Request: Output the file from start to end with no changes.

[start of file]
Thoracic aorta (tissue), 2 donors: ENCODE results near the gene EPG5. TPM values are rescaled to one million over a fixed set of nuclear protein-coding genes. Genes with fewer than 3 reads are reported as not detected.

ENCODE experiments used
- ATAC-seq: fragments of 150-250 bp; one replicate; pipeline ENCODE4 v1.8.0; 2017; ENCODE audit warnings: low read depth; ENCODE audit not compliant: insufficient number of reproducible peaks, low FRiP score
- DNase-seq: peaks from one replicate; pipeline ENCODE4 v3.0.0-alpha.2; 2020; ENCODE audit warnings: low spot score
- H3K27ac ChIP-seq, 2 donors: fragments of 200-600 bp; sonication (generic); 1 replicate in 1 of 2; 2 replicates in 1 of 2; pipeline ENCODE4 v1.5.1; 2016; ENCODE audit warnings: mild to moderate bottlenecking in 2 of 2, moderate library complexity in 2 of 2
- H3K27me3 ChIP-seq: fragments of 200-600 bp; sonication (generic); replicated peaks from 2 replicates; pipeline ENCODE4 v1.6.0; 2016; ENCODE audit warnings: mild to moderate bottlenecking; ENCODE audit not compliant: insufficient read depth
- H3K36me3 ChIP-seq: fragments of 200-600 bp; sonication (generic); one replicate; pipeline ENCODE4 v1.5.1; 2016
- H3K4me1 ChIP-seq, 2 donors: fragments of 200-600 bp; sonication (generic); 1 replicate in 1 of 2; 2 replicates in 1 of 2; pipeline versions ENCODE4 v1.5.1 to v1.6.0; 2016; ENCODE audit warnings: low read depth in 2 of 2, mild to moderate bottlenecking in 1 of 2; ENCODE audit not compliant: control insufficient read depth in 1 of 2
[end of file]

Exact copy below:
Thoracic aorta (tissue), 2 donors: ENCODE results near the gene EPG5. TPM values are rescaled to one million over a fixed set of nuclear protein-coding genes. Genes with fewer than 3 reads are reported as not detected.

ENCODE experiments used
- ATAC-seq: fragments of 150-250 bp; one replicate; pipeline ENCODE4 v1.8.0; 2017; ENCODE audit warnings: low read depth; ENCODE audit not compliant: insufficient number of reproducible peaks, low FRiP score
- DNase-seq: peaks from one replicate; pipeline ENCODE4 v3.0.0-alpha.2; 2020; ENCODE audit warnings: low spot score
- H3K27ac ChIP-seq, 2 donors: fragments of 200-600 bp; sonication (generic); 1 replicate in 1 of 2; 2 replicates in 1 of 2; pipeline ENCODE4 v1.5.1; 2016; ENCODE audit warnings: mild to moderate bottlenecking in 2 of 2, moderate library complexity in 2 of 2
- H3K27me3 ChIP-seq: fragments of 200-600 bp; sonication (generic); replicated peaks from 2 replicates; pipeline ENCODE4 v1.6.0; 2016; ENCODE audit warnings: mild to moderate bottlenecking; ENCODE audit not compliant: insufficient read depth
- H3K36me3 ChIP-seq: fragments of 200-600 bp; sonication (generic); one replicate; pipeline ENCODE4 v1.5.1; 2016
- H3K4me1 ChIP-seq, 2 donors: fragments of 200-600 bp; sonication (generic); 1 replicate in 1 of 2; 2 replicates in 1 of 2; pipeline versions ENCODE4 v1.5.1 to v1.6.0; 2016; ENCODE audit warnings: low read depth in 2 of 2, mild to moderate bottlenecking in 1 of 2; ENCODE audit not compliant: control insufficient read depth in 1 of 2